How the mighty have fallen. Between 1993 and 2013 Manchester United were undoubtedly the dominant force in English football. During that time they won an incredible 13 Premiership titles- and pulled off the League and FA Cup double on three occasions, as well as landing a League/FA Cup/Champions League treble in 1998/9. During that period United never finished lower than third in the Premier League. They also won the League Cup three times.
But since 2013, when United’s legendary manager Alex Ferguson retired, there have been no title wins. Their finishing positions speak for themselves. 7th, 4th, 5th, 6th, 2nd, 6th.
There have been trophies, but only three significant ones. The 2015/6 FA Cup, and the League Cup and Europa League in 2017/8. For a team so used to lording it over everyone else, the last seven years for United fans have been tough to take. There could be plenty more of the same to come. They may be a short-term improvement in results, but it's doubtful if sacking Solskjaer will, on its own, lead to a return to something like their old dominance. Here's why.
Since Ferguson went, United have had four managers. David Moyes was shown the door after just one year. Dutchman Louis van Gaal survived two seasons. Jose Mourinho did win two trophies and took the club to second in his second season, but then things imploded in season three. Solskjaer steadied the ship, but yet again United haven't really kicked on. Money has been spent - particularly under Mourinho, under whom there was a net outlay of £285m, but the team still falls short.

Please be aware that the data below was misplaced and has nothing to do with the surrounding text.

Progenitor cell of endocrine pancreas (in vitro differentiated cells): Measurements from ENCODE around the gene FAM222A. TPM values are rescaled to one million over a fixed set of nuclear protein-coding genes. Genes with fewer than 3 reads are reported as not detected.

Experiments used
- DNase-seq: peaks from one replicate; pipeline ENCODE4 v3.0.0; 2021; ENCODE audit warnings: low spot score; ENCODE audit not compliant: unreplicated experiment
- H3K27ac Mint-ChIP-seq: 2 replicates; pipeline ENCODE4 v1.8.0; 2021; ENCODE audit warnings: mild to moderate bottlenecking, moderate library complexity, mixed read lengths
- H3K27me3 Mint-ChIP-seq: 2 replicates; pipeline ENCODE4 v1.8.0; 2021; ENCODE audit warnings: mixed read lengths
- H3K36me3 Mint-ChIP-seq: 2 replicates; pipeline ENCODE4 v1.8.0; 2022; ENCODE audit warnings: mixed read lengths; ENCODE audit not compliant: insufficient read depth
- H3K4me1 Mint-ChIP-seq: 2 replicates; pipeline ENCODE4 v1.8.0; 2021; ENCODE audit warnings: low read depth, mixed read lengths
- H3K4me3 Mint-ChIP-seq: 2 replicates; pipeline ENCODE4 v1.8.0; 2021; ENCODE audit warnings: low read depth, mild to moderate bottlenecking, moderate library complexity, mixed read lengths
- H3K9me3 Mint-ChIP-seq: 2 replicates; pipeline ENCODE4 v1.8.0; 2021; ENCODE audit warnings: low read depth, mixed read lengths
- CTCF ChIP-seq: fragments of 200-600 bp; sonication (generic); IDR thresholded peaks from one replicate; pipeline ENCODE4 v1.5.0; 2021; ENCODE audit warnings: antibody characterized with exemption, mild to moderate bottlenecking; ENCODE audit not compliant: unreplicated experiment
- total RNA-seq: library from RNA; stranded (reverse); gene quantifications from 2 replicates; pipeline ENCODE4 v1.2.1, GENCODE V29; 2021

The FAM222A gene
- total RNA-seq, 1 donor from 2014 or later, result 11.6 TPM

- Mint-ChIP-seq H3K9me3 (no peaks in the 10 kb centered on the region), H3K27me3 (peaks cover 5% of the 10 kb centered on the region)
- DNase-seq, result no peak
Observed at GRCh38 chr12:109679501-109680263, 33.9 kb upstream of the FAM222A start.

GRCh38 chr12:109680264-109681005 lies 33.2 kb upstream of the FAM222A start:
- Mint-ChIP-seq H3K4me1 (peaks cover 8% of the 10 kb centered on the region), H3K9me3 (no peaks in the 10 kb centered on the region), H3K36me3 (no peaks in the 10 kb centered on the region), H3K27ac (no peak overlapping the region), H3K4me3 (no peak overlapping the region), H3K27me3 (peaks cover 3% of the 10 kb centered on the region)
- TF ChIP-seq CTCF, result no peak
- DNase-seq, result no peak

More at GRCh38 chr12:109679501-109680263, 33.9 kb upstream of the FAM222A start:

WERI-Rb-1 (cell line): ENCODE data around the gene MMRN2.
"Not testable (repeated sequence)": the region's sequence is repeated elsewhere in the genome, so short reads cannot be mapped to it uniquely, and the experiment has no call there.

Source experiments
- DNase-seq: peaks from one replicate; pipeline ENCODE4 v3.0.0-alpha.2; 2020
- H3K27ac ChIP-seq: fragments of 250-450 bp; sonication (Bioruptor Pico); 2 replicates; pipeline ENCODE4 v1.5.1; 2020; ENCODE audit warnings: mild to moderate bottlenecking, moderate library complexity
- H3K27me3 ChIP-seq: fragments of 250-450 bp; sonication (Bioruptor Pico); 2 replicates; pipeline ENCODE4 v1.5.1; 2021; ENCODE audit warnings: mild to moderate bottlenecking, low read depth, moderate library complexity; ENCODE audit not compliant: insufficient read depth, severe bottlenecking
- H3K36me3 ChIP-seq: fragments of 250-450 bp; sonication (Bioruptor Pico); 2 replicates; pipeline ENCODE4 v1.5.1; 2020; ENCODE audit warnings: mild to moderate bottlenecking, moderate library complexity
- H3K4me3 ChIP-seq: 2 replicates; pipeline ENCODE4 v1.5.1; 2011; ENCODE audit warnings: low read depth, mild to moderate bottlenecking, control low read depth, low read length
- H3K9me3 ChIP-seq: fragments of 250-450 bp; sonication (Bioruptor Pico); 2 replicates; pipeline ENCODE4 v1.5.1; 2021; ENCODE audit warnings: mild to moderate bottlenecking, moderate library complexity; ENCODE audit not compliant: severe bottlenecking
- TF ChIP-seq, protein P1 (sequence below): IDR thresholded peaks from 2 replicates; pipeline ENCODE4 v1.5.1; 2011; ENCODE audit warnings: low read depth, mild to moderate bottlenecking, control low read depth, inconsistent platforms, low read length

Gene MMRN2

Let's face it anyone who took over from Alex Ferguson - who, don't forget, was in the Old Trafford hot-seat for 27 years, was going to have an extremely tough assignment.
United have been here before, when another very successful long-serving manager, Sir Matt Busby retired in 1969, one year after winning the European Cup. In 25 years at the club, he won 13 trophies.
After Busby went (he did return for a short period in the early 70s) United didn't win another major trophy until 1977 (the FA Cup) and after winning the then First Division title in 1967, it was to be another 26 years before they were to be crowned Champions of England again.
The similarities with what happened then are even greater than they first appear. Closer inspection reveals that the decline of Manchester United in the 70s actually began when Busby was still the manager. In 1968/9 season, with an ageing team, they only finished 11th, a fall of nine places from the year before.
And although United did win the title by nine points in Sir Alex Ferguson's last season (2012-3) you could argue there were already signs that their period at top dogs could be coming to an end. United won 16 games that season by a single goal margin.
The thing which strikes you if you look at the stats for that 2012/3 season was that United scored 86 goals, a very healthy total. As this article by Sarah Glenton in Sports Gazette shows,
what has really gone wrong for United on the pitch since then is the "goals for" column. Defensively, United have on some occasions performed better post-2013 than they did under Ferguson. But they are nowhere near as potent upfront.
The highest they have scored since 2013 in a season is 68 goals in 2017/18. In 2015/16 they scored just 49, and only 54 a year later. If United do sack Solskjaer then it is very clear that they need a manager committed to playing attacking football.